WASHINGTON - Rural bankers and other Farmer Mac backers got what they wanted Wednesday from the House Agriculture Committee, which unanimously approved a plan to improve the money-losing mortgage securitizer's prospects.
Now their goal is to get the full House and Senate to act on the bill, which gives the Federal Agricultural Mortgage Corp. new powers and temporarily eases capital requirements. Without quick passage the agency may be forced out of business, Farmer Mac officials say.
"The House seems to be clearing the way for noncontroversial votes to be brought up this year, and this appears to qualify as noncontroversial," said Ron Ence, director of legislative affairs for the Independent Bankers Association of America. "The Senate side is going to be a little tougher, because this legislation is included in the farm bill."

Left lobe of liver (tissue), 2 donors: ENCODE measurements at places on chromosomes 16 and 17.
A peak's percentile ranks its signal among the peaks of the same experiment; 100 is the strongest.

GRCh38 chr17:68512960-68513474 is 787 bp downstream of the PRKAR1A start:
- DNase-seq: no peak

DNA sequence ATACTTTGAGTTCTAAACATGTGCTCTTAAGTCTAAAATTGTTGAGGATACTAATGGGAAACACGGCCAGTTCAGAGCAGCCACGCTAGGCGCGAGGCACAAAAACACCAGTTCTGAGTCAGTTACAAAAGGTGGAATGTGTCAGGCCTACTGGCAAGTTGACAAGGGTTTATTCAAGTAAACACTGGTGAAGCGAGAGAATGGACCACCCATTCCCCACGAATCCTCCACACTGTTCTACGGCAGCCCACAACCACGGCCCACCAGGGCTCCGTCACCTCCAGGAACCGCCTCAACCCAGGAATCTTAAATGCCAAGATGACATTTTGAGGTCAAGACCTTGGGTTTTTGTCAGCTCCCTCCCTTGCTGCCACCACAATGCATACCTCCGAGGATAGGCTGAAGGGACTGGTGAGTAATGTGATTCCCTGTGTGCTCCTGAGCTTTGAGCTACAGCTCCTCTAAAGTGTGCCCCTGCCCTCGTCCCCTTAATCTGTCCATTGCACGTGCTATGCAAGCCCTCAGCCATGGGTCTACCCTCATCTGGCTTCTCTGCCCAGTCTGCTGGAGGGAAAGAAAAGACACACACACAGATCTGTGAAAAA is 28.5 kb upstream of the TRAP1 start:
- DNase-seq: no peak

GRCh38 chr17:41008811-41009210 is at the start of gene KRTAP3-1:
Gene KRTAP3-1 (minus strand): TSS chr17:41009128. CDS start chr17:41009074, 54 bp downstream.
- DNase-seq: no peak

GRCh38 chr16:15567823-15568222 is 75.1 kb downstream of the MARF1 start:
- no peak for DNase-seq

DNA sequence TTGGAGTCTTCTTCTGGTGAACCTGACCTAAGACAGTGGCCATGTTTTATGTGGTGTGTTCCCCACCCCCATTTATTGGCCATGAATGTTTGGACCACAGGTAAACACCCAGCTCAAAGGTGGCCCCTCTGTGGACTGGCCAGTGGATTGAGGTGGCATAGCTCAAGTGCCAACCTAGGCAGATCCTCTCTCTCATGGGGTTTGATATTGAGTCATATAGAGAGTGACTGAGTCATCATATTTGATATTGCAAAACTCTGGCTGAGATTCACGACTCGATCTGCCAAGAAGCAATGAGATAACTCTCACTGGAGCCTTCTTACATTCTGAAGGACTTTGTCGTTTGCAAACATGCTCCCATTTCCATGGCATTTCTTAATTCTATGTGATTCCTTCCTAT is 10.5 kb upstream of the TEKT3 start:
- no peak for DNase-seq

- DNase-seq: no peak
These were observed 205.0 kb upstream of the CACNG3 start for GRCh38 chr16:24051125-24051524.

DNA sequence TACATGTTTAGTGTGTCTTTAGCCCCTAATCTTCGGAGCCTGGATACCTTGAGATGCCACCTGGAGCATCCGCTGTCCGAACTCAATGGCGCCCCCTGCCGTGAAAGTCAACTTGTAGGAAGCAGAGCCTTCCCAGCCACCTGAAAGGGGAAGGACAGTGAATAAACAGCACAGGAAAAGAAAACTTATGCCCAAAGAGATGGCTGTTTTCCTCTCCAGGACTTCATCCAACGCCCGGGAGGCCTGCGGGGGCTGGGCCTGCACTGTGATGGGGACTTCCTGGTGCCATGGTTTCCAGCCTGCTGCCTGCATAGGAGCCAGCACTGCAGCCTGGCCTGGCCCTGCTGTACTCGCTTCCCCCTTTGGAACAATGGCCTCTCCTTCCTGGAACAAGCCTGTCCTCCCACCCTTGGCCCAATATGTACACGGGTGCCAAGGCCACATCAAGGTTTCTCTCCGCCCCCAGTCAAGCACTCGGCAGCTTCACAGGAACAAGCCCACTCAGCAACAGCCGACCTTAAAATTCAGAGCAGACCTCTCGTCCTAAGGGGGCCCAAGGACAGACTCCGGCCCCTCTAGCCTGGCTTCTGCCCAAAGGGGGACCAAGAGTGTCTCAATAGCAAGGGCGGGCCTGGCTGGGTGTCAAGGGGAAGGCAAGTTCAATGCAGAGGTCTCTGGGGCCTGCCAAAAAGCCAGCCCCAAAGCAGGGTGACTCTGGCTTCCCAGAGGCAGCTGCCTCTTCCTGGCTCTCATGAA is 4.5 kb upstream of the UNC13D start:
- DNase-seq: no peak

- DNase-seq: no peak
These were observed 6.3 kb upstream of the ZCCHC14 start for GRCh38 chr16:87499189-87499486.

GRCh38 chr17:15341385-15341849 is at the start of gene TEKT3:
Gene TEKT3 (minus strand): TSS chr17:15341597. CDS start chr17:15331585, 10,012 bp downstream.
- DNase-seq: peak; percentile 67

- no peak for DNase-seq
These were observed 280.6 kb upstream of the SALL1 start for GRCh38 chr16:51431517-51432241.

Farmer Mac was started in 1988 with the aim of creating a secondary market for long-term farm mortgages. So far, however, it has not been able to generate enough business to turn a profit, and the constant losses have cut its capital in half.